May 21, 1999
Of hearing aids and innovations
World Cup! The last international cricket match I saw in the US of A was the infamous World Cup semi-final between India and Sri Lanka in Calcutta.Quite a controversy. Four years later, I had the opportunity to see the live telecast of the wonderful game between India and South Africa at Hove. Another World Cup, and another controversy.
With the standard of television coverage being what it is today, nothing is missed by the ubiquitous cameras. And it is not too much of a surprise that Cronje and Donald were caught with those pieces of plastic in their ears. What were they thinking? Did they think they could claim too much partying and loud music had rendered them hard of hearing and hence the need for those artificial implants?
Or did they think they could get away with the excuse that this Indian team was unlikely to give them a fight and so they wanted to listen to Blofeld or others liven up the proceedings on air?
Seriously, in this day and age, innovations are dime a dozen. Maybe not in cricket. But when it does happen in cricket, it is invariably South Africa that is ahead of the curve. For that, their efforts and creative thought processes need to be appreciated. Having said that, I think that this is one time where they got it wrong.
Anyone who watches sports here in the US knows that football and baseball have as many people off the field involved as on it. In football, offensive coordinators call plays from vantage points, relay it to the coaches on the sideline, and finally to the players on the field by hand signals and headphones on helmets.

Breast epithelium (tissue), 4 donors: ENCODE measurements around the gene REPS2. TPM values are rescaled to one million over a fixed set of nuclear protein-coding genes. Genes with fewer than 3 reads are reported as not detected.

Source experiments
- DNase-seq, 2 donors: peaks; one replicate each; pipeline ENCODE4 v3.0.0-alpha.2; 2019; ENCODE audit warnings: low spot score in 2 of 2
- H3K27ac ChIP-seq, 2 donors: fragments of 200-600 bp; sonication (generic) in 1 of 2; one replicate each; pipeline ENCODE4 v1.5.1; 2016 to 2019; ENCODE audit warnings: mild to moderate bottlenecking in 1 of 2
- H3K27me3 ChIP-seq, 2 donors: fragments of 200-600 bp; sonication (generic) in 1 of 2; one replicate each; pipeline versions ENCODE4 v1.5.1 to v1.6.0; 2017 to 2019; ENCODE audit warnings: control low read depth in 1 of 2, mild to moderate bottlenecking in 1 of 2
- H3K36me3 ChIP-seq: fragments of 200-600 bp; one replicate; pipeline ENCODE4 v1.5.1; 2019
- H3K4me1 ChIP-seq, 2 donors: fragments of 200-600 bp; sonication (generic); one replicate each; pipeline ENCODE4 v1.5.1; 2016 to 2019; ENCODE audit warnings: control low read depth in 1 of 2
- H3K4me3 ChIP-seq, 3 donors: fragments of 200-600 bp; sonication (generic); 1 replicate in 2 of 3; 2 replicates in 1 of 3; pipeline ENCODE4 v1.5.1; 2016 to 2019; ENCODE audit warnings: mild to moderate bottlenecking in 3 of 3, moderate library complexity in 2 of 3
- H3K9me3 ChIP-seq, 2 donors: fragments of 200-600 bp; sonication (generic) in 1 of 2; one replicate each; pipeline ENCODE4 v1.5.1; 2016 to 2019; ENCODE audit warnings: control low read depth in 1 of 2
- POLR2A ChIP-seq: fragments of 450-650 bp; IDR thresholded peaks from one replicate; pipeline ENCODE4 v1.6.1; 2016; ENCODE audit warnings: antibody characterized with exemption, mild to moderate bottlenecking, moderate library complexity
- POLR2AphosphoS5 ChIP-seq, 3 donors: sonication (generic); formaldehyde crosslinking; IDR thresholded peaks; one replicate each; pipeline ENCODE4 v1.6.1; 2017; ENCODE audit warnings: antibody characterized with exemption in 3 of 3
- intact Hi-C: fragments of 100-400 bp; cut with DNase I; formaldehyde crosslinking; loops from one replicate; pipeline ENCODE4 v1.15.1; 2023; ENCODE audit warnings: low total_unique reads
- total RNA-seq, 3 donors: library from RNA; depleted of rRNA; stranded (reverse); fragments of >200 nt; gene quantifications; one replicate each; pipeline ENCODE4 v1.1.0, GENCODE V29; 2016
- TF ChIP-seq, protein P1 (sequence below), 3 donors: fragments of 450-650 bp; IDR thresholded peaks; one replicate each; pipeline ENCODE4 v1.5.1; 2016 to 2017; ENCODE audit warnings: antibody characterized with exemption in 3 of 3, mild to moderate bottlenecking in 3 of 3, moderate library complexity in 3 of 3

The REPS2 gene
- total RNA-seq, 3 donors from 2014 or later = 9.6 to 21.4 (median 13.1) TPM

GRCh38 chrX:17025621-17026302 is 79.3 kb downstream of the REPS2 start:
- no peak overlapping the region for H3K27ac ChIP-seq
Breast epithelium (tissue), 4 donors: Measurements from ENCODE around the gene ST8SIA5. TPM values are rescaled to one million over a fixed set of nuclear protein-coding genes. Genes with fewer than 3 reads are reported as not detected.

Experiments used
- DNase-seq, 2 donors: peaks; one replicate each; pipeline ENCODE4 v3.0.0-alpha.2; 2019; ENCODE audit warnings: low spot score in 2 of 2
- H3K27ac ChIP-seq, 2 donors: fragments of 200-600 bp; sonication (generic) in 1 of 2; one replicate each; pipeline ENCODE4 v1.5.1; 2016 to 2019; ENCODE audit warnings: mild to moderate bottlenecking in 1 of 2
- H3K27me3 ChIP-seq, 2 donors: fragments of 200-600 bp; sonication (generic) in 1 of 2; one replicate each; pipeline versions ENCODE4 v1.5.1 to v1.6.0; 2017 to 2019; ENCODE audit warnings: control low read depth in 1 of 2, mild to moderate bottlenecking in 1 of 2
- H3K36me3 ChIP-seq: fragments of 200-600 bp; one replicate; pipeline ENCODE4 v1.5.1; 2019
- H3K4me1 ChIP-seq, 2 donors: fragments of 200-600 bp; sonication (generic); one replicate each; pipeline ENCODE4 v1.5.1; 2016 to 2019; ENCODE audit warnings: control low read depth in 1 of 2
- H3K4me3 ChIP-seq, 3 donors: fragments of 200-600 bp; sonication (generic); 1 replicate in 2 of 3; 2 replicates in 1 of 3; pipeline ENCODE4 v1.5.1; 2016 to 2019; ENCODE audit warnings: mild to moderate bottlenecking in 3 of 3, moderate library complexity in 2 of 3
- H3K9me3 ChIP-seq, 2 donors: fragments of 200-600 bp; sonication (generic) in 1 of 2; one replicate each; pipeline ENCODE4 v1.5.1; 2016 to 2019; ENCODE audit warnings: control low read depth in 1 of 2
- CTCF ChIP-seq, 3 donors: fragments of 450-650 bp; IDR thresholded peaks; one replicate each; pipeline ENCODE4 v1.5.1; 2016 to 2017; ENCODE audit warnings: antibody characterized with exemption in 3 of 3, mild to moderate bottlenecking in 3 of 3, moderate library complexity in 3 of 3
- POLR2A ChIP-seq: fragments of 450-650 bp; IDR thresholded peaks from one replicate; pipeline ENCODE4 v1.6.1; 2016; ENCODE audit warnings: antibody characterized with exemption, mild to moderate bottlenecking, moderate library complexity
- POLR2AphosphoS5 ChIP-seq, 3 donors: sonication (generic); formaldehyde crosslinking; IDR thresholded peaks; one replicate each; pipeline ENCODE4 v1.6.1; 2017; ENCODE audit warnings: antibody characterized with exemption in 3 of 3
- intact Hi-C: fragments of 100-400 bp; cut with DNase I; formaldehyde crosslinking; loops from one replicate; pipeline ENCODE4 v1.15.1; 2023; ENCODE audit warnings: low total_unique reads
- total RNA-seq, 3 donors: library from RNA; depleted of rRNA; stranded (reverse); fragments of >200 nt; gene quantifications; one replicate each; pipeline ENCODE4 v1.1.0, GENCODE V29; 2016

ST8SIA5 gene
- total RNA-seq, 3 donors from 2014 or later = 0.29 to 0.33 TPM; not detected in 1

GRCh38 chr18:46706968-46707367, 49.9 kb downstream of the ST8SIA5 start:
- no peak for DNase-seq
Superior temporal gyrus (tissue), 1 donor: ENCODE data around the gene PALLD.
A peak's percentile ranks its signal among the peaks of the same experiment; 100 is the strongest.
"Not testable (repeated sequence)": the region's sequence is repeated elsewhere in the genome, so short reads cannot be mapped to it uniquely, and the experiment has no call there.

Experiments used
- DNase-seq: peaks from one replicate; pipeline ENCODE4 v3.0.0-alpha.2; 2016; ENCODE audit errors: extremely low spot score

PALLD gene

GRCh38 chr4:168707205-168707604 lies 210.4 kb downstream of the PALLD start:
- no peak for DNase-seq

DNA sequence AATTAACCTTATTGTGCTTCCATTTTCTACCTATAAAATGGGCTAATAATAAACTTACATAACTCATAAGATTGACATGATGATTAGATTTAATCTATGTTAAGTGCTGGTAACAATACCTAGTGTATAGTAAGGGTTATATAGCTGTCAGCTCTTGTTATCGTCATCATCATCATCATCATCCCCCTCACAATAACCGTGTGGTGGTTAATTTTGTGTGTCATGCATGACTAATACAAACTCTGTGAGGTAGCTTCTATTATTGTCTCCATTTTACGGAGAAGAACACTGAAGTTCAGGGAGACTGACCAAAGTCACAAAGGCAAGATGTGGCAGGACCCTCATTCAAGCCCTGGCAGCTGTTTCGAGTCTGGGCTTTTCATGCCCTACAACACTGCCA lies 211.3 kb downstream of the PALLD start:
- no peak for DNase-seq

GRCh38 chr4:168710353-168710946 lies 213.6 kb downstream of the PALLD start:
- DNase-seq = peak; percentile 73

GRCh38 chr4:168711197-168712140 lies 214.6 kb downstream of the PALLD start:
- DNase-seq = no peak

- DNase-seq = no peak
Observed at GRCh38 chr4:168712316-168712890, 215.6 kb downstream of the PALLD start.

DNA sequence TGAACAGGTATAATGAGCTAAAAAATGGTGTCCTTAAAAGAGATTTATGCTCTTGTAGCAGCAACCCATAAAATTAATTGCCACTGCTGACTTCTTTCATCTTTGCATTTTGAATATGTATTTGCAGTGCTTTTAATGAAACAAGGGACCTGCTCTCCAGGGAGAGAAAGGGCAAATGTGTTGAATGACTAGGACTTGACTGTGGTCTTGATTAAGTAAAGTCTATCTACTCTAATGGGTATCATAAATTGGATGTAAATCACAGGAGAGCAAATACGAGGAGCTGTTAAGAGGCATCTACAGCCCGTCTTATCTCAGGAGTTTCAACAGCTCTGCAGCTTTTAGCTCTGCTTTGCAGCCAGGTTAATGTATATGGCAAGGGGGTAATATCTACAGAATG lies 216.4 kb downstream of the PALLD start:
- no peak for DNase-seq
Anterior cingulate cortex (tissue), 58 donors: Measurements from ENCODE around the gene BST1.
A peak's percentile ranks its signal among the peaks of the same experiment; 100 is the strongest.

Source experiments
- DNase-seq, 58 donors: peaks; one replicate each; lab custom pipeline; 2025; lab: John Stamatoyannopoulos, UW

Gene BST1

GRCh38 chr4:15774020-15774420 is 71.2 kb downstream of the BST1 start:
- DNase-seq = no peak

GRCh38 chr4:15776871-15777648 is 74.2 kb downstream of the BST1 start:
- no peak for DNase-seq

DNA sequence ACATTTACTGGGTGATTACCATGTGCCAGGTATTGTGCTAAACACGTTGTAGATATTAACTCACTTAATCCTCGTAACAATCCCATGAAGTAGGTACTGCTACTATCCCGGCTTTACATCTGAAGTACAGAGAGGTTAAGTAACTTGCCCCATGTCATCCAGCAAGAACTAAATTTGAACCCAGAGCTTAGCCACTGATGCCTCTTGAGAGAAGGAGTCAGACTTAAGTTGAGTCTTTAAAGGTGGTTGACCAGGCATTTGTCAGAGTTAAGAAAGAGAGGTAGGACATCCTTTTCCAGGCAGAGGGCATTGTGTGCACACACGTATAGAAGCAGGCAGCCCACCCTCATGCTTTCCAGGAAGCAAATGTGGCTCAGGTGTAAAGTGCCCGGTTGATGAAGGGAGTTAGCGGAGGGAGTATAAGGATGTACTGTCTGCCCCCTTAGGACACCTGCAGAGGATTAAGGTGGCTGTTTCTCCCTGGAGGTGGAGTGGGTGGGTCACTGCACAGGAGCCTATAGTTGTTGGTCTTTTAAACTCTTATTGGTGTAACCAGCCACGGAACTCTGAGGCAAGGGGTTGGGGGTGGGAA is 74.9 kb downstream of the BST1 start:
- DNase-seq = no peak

In baseball, you have a third base coach who, among other things, signals a runner rounding third base whether he should continue onto home or put on his brakes and stop at third. In these sports, coaches play as much as the players. The simplicity and beauty of cricket is that the coaches have had their inputs and have done their work in the days and hours leading up to the actual game. Once the game starts, the players react. The captain has to make on the spur decisions based on what he sees on the field. Under time pressure, he needs to make snap judgements. This separates the extraordinary from the run of the mill folks. Let us leave it this way.
While I am not opposed to seeing innovations on the cricket field, I would still like it to be a players game. Let us not make them into robots who are preprogrammed to receive commands from outer space and simply carry out the orders of older men who still wish they could be out there playing cricket!
Just in passing, I also would like to say that I am a big fan of football and baseball the way it is played here. But I am a much much bigger fan of cricket. And I would not want to see it go the way of these other sports. Because, that is not quite cricket.
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